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Relation between extinction and assisted colonization of plants in the arctic-alpine and boreal regions.

Authors
  • Pykälä, Juha1
  • 1 Natural Environment Centre, Finnish Environment Institute, P.O. Box 140, FI-00251, Helsinki, Finland. , (Finland)
Type
Published Article
Journal
Conservation Biology
Publisher
Wiley (Blackwell Publishing)
Publication Date
Jun 01, 2017
Volume
31
Issue
3
Pages
524–530
Identifiers
DOI: 10.1111/cobi.12847
PMID: 27677753
Source
Medline
Keywords
License
Unknown

Abstract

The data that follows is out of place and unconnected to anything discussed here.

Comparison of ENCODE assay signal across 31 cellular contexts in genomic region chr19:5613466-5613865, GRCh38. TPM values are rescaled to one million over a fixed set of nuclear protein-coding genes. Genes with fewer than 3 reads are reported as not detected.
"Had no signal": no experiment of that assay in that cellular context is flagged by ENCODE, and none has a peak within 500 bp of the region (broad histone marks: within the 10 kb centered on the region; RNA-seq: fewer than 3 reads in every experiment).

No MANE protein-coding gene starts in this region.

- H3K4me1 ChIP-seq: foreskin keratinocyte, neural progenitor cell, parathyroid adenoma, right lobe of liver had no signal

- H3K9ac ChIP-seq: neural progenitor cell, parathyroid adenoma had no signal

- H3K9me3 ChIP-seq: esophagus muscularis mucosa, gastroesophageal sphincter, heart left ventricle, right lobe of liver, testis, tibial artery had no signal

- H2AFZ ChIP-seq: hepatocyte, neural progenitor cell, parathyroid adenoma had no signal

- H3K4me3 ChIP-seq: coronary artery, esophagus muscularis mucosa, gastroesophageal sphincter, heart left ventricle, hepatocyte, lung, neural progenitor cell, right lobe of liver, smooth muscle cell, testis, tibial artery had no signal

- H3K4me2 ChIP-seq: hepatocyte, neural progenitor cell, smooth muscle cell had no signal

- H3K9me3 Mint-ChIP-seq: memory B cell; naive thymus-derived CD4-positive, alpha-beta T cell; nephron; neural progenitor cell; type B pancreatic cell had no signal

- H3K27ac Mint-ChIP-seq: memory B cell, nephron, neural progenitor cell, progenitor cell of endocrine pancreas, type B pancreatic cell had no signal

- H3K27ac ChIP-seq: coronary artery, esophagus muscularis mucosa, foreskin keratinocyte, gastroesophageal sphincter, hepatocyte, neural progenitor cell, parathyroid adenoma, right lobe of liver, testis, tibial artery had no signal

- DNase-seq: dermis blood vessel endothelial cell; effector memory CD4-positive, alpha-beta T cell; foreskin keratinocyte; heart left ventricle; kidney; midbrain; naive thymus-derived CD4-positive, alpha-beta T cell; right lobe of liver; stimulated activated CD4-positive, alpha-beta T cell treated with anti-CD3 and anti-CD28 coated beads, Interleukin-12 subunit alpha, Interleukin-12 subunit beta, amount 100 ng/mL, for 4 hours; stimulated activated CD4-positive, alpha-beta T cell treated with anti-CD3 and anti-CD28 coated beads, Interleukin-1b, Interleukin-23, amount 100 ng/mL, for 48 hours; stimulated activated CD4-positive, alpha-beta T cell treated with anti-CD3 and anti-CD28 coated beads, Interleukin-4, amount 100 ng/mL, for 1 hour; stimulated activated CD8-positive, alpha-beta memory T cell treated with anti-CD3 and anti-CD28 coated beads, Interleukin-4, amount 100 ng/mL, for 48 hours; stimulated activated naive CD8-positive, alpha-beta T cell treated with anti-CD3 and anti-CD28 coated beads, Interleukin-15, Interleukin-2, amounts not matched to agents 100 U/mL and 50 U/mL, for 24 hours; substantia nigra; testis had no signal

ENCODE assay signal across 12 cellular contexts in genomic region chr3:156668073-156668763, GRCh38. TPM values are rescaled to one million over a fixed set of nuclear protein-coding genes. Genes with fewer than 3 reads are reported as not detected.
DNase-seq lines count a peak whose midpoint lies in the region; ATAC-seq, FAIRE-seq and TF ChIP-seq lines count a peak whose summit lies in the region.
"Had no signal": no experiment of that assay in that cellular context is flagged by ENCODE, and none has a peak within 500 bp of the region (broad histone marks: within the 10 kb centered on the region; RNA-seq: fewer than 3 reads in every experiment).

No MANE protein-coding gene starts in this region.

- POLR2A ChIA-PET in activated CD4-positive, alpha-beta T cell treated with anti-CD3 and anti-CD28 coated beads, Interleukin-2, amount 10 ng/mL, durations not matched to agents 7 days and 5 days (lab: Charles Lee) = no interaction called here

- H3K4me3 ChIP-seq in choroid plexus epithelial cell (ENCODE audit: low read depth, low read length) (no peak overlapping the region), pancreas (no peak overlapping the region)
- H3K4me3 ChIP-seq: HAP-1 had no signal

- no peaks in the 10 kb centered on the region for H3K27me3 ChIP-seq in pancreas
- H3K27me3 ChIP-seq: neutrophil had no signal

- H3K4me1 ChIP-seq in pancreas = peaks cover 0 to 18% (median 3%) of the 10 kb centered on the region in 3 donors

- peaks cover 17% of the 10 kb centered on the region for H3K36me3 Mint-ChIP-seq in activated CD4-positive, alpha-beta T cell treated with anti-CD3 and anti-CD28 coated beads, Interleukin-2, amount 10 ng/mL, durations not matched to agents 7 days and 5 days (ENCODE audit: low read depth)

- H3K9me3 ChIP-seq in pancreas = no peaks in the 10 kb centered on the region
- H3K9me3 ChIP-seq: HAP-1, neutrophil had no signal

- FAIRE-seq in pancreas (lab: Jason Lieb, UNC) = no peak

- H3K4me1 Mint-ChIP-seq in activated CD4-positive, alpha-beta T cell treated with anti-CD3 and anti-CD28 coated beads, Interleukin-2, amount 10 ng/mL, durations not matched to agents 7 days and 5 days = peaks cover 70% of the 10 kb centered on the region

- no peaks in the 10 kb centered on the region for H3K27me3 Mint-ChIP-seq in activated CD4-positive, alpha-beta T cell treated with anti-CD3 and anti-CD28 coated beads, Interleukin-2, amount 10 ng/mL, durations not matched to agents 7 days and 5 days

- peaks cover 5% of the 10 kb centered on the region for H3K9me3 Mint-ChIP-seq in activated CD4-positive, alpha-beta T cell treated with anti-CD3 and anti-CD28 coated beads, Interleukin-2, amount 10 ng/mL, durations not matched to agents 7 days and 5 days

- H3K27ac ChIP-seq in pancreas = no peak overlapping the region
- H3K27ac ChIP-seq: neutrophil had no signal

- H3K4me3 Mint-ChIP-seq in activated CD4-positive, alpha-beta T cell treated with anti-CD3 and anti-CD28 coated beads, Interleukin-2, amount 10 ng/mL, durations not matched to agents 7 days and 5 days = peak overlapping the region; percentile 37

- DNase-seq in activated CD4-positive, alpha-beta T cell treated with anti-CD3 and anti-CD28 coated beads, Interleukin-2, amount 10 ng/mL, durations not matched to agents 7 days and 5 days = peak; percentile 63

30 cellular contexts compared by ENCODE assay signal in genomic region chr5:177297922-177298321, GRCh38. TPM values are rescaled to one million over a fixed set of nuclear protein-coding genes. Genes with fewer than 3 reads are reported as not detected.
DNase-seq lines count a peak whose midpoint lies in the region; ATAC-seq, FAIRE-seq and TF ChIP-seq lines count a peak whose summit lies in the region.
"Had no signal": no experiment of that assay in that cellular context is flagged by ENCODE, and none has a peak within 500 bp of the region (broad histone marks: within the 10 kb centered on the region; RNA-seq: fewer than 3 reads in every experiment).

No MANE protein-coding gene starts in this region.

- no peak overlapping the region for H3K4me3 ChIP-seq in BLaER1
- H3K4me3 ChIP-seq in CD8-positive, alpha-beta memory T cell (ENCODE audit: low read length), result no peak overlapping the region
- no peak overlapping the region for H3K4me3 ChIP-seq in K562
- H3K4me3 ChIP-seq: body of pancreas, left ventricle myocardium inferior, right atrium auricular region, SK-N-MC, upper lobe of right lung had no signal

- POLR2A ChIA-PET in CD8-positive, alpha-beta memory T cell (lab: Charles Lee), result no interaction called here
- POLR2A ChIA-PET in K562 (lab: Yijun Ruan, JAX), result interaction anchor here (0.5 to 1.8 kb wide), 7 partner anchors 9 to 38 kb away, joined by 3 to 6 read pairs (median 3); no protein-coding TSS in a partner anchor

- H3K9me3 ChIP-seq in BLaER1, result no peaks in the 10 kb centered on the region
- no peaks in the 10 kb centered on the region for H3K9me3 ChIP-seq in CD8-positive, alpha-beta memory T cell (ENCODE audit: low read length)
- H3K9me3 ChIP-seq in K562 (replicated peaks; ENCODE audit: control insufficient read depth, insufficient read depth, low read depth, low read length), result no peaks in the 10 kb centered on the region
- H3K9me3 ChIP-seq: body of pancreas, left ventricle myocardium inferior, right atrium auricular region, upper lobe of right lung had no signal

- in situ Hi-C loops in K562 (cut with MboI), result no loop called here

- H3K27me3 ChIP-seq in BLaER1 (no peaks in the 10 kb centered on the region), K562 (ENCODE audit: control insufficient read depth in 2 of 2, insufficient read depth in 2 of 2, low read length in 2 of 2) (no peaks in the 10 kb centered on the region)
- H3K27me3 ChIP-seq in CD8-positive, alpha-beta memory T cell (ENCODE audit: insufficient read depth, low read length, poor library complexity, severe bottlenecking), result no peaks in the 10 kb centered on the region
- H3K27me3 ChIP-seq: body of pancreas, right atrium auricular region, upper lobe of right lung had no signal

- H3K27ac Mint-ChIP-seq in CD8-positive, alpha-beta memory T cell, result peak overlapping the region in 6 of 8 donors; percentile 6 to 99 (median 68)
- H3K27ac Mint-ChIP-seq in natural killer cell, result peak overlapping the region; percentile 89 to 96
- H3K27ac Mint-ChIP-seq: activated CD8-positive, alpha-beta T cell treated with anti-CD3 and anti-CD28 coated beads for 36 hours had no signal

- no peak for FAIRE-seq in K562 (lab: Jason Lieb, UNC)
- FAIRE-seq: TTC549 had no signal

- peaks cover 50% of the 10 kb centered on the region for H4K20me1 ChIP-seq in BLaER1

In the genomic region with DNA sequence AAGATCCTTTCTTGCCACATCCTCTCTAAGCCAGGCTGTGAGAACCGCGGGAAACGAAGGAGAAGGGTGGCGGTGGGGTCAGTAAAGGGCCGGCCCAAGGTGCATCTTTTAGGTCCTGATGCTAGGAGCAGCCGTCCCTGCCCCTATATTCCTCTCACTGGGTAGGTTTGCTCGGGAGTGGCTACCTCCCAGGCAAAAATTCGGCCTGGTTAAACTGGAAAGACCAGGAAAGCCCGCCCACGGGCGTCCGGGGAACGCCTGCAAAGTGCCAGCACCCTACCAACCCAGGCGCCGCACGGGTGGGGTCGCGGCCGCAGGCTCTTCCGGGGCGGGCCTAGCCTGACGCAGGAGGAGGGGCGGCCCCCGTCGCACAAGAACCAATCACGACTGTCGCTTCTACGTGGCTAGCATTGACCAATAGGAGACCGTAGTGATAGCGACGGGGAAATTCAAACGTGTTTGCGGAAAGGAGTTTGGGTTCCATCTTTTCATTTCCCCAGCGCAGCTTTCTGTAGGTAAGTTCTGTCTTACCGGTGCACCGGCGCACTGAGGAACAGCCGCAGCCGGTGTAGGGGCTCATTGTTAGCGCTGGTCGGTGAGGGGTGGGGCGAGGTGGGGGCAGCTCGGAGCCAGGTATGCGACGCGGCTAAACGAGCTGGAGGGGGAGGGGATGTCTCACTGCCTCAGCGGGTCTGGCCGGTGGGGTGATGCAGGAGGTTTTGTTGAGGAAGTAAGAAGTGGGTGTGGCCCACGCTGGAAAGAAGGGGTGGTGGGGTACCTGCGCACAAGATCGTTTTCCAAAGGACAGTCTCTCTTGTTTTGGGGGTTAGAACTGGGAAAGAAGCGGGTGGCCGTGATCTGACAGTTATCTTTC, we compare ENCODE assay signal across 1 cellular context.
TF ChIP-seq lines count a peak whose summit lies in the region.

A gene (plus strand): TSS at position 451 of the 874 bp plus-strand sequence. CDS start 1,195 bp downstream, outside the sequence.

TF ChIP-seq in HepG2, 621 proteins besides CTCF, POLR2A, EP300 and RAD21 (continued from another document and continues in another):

Assisted colonization of vascular plants is considered by many ecologists an important tool to preserve biodiversity threatened by climate change. I argue that assisted colonization may have negative consequences in arctic-alpine and boreal regions. The observed slow movement of plants toward the north has been an argument for assisted colonization. However, these range shifts may be slow because for many plants microclimatic warming (ignored by advocates of assisted colonization) has been smaller than macroclimatic warming. Arctic-alpine and boreal plants may have limited possibilities to disperse farther north or to higher elevations. I suggest that arctic-alpine species are more likely to be driven to extinction because of competitive exclusion by southern species than by increasing temperatures. If so, the future existence of arctic-alpine and boreal flora may depend on delaying or preventing the migration of plants toward the north to allow northern species to evolve to survive in a warmer climate. In the arctic-alpine region, preventing the dispersal of trees and shrubs may be the most important method to mitigate the negative effects of climate change. The purported conservation benefits of assisted colonization should not be used to promote the migration of invasive species by forestry.

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